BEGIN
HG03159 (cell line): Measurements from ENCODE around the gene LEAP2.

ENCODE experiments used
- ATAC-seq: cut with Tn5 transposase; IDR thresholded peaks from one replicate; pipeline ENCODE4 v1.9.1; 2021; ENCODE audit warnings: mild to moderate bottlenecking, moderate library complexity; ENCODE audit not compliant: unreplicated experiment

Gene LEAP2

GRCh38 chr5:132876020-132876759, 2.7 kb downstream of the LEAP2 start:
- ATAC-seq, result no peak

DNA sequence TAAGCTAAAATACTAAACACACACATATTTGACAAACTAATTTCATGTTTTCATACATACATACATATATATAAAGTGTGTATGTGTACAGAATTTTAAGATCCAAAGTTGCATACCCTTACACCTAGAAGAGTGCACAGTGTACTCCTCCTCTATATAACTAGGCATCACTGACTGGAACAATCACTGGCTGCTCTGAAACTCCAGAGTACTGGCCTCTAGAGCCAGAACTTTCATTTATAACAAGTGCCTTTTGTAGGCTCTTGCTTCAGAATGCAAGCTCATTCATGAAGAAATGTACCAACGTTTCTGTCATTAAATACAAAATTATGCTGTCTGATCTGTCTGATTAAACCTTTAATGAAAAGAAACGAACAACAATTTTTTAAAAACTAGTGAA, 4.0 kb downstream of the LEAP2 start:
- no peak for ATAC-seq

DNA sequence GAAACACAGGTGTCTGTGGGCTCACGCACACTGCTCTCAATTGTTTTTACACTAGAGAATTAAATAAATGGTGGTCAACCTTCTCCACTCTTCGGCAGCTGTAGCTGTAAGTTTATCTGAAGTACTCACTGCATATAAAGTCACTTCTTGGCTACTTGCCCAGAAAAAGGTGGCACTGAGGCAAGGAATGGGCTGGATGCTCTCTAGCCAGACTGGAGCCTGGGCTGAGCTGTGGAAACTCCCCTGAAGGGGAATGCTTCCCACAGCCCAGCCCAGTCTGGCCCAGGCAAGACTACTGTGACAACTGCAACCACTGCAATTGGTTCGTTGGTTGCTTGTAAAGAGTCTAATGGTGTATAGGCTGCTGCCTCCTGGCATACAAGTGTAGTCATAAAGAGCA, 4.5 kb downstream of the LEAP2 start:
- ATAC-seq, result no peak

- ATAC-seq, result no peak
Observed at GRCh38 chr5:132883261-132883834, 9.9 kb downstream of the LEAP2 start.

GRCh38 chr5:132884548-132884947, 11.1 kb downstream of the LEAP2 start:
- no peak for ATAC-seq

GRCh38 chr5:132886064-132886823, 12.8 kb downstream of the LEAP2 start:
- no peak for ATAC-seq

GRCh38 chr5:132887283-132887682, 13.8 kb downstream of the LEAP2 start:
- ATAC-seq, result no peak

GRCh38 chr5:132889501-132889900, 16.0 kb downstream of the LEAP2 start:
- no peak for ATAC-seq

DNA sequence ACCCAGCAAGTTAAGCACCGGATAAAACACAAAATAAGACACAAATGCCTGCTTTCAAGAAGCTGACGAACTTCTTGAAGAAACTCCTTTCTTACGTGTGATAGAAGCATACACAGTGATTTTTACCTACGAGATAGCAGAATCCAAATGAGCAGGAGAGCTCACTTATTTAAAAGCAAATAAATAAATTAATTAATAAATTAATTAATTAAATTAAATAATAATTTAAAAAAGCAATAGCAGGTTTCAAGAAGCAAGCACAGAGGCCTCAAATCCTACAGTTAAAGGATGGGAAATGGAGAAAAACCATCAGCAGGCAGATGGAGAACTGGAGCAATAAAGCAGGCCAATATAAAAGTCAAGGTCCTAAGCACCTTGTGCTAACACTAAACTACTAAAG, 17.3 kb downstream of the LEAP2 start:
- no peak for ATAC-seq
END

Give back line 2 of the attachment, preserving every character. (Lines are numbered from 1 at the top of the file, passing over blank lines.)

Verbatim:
ENCODE experiments used